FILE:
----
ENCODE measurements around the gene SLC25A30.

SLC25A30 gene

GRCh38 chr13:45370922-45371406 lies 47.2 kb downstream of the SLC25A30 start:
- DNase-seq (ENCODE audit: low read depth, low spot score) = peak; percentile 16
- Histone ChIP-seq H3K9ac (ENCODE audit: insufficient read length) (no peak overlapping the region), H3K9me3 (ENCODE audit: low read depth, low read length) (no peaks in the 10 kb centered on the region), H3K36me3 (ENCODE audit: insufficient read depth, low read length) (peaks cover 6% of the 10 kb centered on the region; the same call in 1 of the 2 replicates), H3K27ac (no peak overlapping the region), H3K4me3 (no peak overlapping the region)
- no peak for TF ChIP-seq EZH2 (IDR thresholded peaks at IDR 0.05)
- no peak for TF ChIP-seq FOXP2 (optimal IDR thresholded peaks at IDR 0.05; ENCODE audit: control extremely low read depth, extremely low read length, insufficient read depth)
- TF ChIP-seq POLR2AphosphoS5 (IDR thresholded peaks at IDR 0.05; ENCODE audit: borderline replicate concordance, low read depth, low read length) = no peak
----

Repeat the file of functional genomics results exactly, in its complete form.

ENCODE measurements around the gene SLC25A30.

SLC25A30 gene

GRCh38 chr13:45370922-45371406 lies 47.2 kb downstream of the SLC25A30 start:
- DNase-seq (ENCODE audit: low read depth, low spot score) = peak; percentile 16
- Histone ChIP-seq H3K9ac (ENCODE audit: insufficient read length) (no peak overlapping the region), H3K9me3 (ENCODE audit: low read depth, low read length) (no peaks in the 10 kb centered on the region), H3K36me3 (ENCODE audit: insufficient read depth, low read length) (peaks cover 6% of the 10 kb centered on the region; the same call in 1 of the 2 replicates), H3K27ac (no peak overlapping the region), H3K4me3 (no peak overlapping the region)
- no peak for TF ChIP-seq EZH2 (IDR thresholded peaks at IDR 0.05)
- no peak for TF ChIP-seq FOXP2 (optimal IDR thresholded peaks at IDR 0.05; ENCODE audit: control extremely low read depth, extremely low read length, insufficient read depth)
- TF ChIP-seq POLR2AphosphoS5 (IDR thresholded peaks at IDR 0.05; ENCODE audit: borderline replicate concordance, low read depth, low read length) = no peak